Around 1856 the parish made the decision to move to the Chelsea neighborhood of the city, where many French residents had settled, drawn there by the developing industrialization in the area. Property was acquired and Henry Engelbert was commissioned to build a new church. The construction was interrupted by the Civil War, but the new church was completed and dedicated in 1869. The presence of the church helped to establish the neighborhood as a hub of French presence in the city, drawing a number of institutions to the area, such as the former French Hospital.

In 1910 a large bequest was left to the parish to build the Church of Notre Dame, located in the Morningside Heights neighborhood of the borough, in order to promote devotion to Our Lady of Lourdes. The new church was a mission church of the parish.

After World War I, the Memorial to French and American Veterans was built in the church in memory of the members of the Lafayette Squadron and other Americans who had died fighting for France. It was re-dedicated after World War II, with President Charles de Gaulle of France present.

Later years and closure[edit]

The Fathers of Mercy withdrew from the parish in 1960, transferring administration to the Archdiocese of New York. The parish has maintained a weekly Mass in French since its founding, serving an array of immigrants to the city from various French-speaking countries of the world, representing some 65 nations. Since the late 20th century, most of these immigrants have been from Western African nations.

In 2007, however, the Archdiocese of New York began to express an interest in closing the parish.[2]

In 2006, preservationists and others who wished to preserve the church applied for landmark status for the church, seeking to protect it from redevelopment.[2] The group organized as a nonprofit group, Save St. Vincent de Paul.[2] The effort received the support of President Nicolas Sarkozy of France wrote directly to both Cardinal Timothy M. Dolan, the Archbishop of New York and to Michael Bloomberg, the mayor of New York City, to express the French's government's interest in preserving the church.[2] Assemblyman Richard N. Gottfried, publicly supported the application.[3] However, by 2012 the New York City Landmarks Preservation Commission determined that the application did not merit a formal public hearing, with a spokeswoman saying: "Our decision not to recommend its designation to the full commission was based on a careful review of the building's architectural and historical qualities. We found that the existing facade, a neo-Classical facade that replaced the original Romanesque Revival facade in 1939, was designed by a little-known architect and lacked architectural distinction."[2]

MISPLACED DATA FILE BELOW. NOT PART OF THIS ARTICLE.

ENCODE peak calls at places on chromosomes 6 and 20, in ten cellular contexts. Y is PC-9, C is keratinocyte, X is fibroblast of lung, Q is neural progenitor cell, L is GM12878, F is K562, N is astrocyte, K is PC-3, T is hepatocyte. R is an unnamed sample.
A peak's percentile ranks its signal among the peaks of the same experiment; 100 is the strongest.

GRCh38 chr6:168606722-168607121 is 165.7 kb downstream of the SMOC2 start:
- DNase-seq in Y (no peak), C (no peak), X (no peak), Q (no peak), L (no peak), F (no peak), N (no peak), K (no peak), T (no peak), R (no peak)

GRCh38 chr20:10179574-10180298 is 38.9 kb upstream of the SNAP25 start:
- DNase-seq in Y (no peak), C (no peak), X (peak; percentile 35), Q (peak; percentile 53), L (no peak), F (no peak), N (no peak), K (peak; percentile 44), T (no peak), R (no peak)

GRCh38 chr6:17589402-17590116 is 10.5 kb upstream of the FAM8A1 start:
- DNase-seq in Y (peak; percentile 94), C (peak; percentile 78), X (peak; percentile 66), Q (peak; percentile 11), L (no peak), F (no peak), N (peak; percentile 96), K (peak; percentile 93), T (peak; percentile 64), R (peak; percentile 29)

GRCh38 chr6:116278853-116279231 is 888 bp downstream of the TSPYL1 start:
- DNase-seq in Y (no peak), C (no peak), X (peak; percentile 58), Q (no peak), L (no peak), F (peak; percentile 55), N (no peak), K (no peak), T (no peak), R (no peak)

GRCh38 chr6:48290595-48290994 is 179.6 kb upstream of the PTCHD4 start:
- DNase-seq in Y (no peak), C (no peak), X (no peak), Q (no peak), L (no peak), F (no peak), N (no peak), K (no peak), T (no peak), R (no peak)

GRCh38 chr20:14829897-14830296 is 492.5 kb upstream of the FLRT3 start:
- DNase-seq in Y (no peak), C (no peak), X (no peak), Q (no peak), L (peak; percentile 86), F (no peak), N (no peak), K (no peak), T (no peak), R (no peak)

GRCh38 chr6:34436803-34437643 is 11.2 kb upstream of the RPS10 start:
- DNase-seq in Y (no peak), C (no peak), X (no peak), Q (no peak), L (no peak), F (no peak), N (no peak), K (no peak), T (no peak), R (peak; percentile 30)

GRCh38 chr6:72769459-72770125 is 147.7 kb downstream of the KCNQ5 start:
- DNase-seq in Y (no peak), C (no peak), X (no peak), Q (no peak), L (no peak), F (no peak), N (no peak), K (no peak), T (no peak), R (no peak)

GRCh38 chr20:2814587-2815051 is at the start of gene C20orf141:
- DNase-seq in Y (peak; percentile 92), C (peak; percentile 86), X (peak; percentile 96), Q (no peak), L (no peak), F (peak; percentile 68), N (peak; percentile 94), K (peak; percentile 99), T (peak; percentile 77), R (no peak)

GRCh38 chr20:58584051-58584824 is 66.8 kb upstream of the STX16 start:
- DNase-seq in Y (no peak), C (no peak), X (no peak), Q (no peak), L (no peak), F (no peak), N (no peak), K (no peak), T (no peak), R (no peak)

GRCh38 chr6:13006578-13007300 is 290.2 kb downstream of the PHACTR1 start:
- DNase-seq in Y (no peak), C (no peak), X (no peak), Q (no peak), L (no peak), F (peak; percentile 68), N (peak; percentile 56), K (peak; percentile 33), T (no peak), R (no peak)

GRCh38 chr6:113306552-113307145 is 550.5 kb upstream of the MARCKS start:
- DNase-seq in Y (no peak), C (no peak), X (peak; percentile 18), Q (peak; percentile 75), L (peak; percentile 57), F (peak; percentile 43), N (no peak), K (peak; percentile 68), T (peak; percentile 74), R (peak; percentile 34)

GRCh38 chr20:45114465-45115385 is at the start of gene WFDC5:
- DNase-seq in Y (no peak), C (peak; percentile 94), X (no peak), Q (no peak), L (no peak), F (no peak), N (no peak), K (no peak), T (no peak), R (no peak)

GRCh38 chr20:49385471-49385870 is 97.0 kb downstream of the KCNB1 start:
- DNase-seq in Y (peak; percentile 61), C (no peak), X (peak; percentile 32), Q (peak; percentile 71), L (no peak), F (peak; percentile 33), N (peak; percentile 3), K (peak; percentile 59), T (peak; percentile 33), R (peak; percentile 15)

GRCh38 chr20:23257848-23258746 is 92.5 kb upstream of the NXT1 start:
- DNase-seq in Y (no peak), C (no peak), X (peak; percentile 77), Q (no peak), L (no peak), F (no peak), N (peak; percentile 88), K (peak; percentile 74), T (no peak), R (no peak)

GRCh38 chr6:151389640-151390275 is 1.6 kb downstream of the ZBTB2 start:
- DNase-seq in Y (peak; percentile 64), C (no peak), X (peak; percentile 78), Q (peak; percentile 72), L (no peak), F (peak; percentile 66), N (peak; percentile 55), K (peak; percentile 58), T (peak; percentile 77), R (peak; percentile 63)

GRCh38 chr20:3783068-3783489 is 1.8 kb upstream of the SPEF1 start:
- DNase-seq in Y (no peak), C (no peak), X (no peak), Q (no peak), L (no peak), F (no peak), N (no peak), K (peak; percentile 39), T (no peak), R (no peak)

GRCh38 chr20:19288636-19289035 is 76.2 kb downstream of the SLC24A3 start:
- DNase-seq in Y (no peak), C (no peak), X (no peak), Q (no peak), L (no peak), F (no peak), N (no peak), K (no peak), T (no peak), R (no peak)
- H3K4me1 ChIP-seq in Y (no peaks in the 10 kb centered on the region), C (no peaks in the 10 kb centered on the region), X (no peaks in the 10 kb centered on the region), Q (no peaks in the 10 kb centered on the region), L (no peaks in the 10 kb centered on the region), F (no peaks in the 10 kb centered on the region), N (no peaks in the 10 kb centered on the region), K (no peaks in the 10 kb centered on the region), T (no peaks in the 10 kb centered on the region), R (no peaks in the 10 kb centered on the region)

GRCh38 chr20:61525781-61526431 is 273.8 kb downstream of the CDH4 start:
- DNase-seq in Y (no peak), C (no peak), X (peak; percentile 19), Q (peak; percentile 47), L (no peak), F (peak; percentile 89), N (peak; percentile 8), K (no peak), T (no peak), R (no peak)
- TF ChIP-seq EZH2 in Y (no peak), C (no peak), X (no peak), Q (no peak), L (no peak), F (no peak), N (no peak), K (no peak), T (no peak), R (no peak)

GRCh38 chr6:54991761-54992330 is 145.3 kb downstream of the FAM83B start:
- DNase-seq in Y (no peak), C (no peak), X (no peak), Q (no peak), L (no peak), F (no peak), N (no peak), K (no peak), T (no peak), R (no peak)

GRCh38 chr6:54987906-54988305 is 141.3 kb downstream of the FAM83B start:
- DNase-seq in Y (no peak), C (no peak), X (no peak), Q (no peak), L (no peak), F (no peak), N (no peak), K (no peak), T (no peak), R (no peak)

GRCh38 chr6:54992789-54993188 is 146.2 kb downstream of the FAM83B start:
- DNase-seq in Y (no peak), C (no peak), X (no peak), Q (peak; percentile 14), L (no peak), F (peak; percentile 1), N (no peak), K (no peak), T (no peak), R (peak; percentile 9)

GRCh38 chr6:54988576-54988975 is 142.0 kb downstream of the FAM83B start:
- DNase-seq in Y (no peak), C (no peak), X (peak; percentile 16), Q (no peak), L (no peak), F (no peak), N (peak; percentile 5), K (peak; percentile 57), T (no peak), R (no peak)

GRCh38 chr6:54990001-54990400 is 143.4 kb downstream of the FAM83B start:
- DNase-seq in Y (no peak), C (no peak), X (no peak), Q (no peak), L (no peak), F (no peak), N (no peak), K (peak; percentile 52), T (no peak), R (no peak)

In August 2011, stormwater from Tropical Storm Irene breached the church's roof; because of the planned closure, the Archdiocese of New York did not repair the damage to the church, prompting a renewed preservationist push.[2]

The church closed in 2013, although former parishioners, many Francophone, retain an attachment to the church building.[4]

Parishioners unsuccessfully challenged the Archdiocese of New York's decision to close the church through the Catholic Church's canon law system. In January 2016, the Apostolic Signatura in Rome, the highest Vatican court, issued its final decision declining to consider the parishioners' appeal.[5]

The church sustained damage in a bombing on 23rd Street in September 2016; "its center rose-shaped, stained-glass window was blown out and two other stained-glass panels were damaged" in the explosion.[4]

Notable events[edit]

St. Vincent de Paul Parish has served as a center of French culture since its founding. In addition to providing social services to immigrants from both Europe and Africa, it has been a notable cultural center for the French-speaking. Examples are:


  1. ^ a b "Forbin-Janson, Charles-Auguste-Marie-Joseph de". Dictionary of Canadian Biography. 
  2. ^ a b c d e f Dunlap, David W. (April 5, 2012). "A French Church Nears Its End, but Not Without a Contretemps". The New York Times. 
  3. ^ Letter Re: St. Vincent de Paul Church from Assemblyman Richard N. Gottfried to Robert Tierney, Chair, Landmarks Preservation Commission (September 23, 2009).
  4. ^ a b Samantha Schmidt, After Explosion, Chelsea's 23rd Street Slowly Comes Back to Life, New York Times (September 20, 2016).
  5. ^ Melanie Grayce West, Battle to Save New York's St. Vincent de Paul Ends in Rome, Wall Street Journal (February 7, 2016).